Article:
The spinning of turbine blades

Image copyright bbc
Image caption Spinning ... wind turbines

"Carwyn needs to remember that respect is a two way process, not a one way street".

The UK Government source was left pretty unimpressed by the events of the last five days or so, as the Welsh Government announced its "new" policy on windfarms in mid Wales - the suggestion from the London end being that governments do sometimes score points off each other but that the First Minister's were at the cheaper end of the scale.

Let's recap.

Last week, Carwyn Jones announced that, in the wake of the mass protest outside the Senedd by campaigners from Montgomeryshire concerned about the impact of turbines, pylons and a substation planned for their area, he was calling on the UK Government to respect the limits set out in his government's own planning policy, TAN 8, when making final decisions on whether large wind farms should get the go-ahead.

This was because developer interest in the areas the Welsh Government had identified as suitable for wind power had exceeded their expectations.

Sticking to the TAN 8 capacities, according to the First Minister, means there will be no need for the large pylons or substation that's caused such anger locally - as long as UK Government ministers put a halt to those greedy developers who are itching to carpet upland Wales in turbines.

The response from the industry is telling, however. There's a fascinating analysis of where Mr Jones' statement leaves the Welsh wind industry here.

A spokesman for the windfarm industry body Renewable UK said: "TAN 8 is a Welsh Government policy - wind farm developers are only building where we have been told. Since TAN 8 was introduced in 2005, the Welsh Government has doubled the target for onshore wind but not identified any new sites."

So - don't blame us is the message from the developers.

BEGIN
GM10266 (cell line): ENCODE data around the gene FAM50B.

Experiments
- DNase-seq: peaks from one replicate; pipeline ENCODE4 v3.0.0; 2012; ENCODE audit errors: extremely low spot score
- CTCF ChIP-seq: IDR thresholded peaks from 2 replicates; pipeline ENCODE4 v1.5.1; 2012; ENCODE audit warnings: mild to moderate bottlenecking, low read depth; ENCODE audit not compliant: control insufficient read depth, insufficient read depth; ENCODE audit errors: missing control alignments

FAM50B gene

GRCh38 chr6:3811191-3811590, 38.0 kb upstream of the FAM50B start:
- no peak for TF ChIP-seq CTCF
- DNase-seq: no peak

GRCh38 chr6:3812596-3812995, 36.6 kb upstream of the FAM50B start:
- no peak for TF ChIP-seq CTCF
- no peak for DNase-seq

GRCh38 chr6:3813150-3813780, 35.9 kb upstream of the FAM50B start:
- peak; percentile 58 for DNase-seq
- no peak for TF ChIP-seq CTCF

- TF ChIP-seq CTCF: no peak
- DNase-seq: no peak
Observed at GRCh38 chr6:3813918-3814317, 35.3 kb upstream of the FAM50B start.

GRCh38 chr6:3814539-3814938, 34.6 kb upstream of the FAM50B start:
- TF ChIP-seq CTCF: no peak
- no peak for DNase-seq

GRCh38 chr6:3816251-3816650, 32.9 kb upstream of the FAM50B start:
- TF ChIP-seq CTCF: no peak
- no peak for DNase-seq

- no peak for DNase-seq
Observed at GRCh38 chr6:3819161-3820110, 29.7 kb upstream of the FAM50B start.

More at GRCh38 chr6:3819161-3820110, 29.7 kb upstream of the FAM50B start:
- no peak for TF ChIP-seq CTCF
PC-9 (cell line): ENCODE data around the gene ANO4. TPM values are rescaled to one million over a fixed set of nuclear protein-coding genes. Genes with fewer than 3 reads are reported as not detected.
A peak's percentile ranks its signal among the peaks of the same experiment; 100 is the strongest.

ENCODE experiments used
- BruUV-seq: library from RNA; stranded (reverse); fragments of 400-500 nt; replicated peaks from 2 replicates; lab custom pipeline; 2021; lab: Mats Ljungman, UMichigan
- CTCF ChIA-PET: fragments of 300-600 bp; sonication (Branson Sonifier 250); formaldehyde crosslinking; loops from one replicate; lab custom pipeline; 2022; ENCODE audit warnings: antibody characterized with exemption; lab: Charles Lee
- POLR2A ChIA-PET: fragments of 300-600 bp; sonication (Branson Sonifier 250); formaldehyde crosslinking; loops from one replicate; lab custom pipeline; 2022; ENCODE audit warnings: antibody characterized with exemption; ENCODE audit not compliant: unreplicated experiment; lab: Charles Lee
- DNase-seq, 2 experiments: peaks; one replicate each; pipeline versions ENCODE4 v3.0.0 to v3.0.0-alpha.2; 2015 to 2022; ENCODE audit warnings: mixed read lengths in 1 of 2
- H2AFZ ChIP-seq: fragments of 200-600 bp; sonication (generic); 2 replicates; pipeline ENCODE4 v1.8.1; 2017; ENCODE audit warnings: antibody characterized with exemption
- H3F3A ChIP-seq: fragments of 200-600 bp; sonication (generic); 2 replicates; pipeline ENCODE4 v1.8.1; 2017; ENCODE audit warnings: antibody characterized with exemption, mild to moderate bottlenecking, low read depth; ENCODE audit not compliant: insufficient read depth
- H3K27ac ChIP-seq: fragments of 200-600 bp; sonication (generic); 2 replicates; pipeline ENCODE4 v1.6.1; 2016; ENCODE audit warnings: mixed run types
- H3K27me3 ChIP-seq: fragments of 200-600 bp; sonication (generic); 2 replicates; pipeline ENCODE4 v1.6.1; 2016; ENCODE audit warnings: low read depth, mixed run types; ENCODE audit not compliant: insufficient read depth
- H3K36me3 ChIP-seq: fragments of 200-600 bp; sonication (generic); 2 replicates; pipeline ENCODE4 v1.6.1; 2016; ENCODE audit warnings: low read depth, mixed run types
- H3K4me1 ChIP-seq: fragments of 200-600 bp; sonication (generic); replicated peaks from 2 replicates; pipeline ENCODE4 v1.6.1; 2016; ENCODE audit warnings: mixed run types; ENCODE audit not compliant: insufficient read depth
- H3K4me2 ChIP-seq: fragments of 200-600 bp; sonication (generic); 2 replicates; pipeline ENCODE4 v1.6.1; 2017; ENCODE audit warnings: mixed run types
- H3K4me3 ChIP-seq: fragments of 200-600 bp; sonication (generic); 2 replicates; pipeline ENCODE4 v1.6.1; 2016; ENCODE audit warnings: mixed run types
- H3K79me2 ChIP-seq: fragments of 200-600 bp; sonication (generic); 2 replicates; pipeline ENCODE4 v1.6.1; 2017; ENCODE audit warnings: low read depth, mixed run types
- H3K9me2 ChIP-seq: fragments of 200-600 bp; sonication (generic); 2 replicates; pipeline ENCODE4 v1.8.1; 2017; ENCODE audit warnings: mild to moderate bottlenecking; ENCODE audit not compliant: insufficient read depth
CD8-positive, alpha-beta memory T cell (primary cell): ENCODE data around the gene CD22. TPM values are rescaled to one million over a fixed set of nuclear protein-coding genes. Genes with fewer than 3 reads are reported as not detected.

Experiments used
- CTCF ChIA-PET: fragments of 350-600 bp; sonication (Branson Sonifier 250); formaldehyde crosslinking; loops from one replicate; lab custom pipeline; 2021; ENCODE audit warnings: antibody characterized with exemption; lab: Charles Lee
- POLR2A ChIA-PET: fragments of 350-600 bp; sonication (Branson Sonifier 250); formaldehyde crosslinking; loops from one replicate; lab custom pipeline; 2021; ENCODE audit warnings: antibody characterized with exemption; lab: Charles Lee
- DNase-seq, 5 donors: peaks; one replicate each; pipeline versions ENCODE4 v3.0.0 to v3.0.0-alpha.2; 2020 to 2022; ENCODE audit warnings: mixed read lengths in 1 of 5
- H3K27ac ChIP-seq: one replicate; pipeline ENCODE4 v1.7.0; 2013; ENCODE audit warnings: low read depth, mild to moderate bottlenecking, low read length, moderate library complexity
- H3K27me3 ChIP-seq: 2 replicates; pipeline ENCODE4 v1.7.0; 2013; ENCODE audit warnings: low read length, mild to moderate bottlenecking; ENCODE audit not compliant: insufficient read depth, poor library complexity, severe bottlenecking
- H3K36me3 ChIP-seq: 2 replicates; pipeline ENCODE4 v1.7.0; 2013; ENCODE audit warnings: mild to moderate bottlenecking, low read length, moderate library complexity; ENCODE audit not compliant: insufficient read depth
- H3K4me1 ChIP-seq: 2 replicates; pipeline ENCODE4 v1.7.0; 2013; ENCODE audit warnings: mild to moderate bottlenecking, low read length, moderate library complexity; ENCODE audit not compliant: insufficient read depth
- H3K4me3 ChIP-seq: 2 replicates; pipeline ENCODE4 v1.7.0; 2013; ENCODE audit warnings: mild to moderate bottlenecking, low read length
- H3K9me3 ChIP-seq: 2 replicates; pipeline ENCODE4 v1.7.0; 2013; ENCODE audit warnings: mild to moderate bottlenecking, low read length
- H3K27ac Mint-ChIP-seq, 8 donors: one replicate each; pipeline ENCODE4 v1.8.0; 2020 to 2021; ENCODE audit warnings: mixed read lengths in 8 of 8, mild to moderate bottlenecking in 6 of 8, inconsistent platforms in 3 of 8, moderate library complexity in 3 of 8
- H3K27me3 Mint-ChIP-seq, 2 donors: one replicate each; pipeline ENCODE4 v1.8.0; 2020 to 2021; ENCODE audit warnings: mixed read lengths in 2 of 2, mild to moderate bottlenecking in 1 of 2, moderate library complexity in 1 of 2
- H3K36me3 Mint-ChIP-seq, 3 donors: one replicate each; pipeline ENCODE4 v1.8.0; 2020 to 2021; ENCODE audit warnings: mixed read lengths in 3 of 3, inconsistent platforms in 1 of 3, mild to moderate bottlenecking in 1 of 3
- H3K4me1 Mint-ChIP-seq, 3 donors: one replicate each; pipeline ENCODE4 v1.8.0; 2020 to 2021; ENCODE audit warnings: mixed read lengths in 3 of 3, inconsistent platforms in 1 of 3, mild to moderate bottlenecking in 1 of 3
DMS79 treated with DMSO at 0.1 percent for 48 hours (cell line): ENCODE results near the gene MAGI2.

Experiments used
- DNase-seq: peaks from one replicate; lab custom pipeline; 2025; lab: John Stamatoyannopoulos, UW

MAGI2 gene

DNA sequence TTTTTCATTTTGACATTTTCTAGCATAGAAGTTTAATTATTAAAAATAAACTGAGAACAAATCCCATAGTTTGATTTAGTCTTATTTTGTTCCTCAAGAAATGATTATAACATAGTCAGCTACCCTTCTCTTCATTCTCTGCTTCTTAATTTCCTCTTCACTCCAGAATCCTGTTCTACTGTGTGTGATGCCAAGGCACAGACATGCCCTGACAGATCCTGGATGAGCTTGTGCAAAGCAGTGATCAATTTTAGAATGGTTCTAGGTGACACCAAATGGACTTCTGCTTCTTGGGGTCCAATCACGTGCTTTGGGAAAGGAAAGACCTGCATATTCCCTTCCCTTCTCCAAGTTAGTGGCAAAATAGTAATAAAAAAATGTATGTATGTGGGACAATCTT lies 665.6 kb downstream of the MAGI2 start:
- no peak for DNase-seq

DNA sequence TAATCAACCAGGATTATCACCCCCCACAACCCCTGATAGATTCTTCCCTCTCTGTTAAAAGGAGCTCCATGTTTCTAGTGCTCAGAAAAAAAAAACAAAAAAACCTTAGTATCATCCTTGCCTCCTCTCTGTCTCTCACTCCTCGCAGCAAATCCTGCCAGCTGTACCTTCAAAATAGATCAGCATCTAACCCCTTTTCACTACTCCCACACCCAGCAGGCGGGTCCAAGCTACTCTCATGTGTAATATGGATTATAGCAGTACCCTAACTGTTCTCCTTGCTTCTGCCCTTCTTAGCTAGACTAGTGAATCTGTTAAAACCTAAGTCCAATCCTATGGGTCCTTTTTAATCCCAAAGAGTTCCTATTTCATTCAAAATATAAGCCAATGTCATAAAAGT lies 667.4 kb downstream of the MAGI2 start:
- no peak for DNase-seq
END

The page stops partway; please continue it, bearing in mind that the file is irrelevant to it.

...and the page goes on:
The second part of Carwyn Jones' statement on Friday was a demand for Wales to have the right to decide on major energy projects like large wind farms.

This may have sounded familiar to some. In fact, the demand for control over energy schemes has been established Welsh Government policy for some years now.

Mr Jones travelled to London yesterday for a meeting of the British-Irish Council to make his demand in person and to raise "the impact of the UK Government energy policy on Wales and Montgomeryshire in particular". Not the impact of TAN 8, or those Welsh Government targets, you will note in passing.

After his meeting with the UK Energy Minister Charles Hendry, Mr Jones issued an official statement.

"Following my representations to the UK Government today, the UK Energy Minister has confirmed that he will be considering our calls for greater powers in this area, and will be responding shortly.

"I look forward to being able to progress this issue further."

No sooner had this gone up online yesterday evening than the phones lit up from the Department for Energy and Climate Change. It's fair to say they did not regard this as, how can I put it, an accurate representation of the meeting between Mr Jones and Mr Hendry.

A spokesman said, "The policy on devolving energy powers to the Assembly remains the same as it did under the previous Westminster Government. Charles Hendry explained he had set out the position in November and it remained the same today."

A Welsh Government spokesman responded, "The statement by DECC is a slap in the face for the people of Wales."

The thing about political tactics is they're a bit like the clear, fresh air the Welsh Government has been seeking to put between iself and Westminster - useful stuff but so much the better if you're not able to see it. Over the last five days, it's been fairly easy to discern the First Minister's tactics in relation to mid Wales wind farms.

Start by laying the responsibility for the situation at the door of the UK Government.

Play down the fact that it is your own government which has set the rules.

Recycle a demand for devolution of energy powers which has already been turned down.

Then claim a "slap in the face" for Wales when the UK Government stands its ground.

The wind turbines aren't the only things to have been rotating furiously, it seems.

But one crucial point not to be missed here: the Welsh Conservatives and the Welsh Liberal Democrats are entirely in agreement with the First Minister that the energy powers he's outlined should indeed be devolved. They simply object to his timing and attempts to deflect attention from "the real mess" of his own energy policy, as they see it.

So, if three months after a referendum is the wrong time, if Mr Jones keeps asking - the right time will come?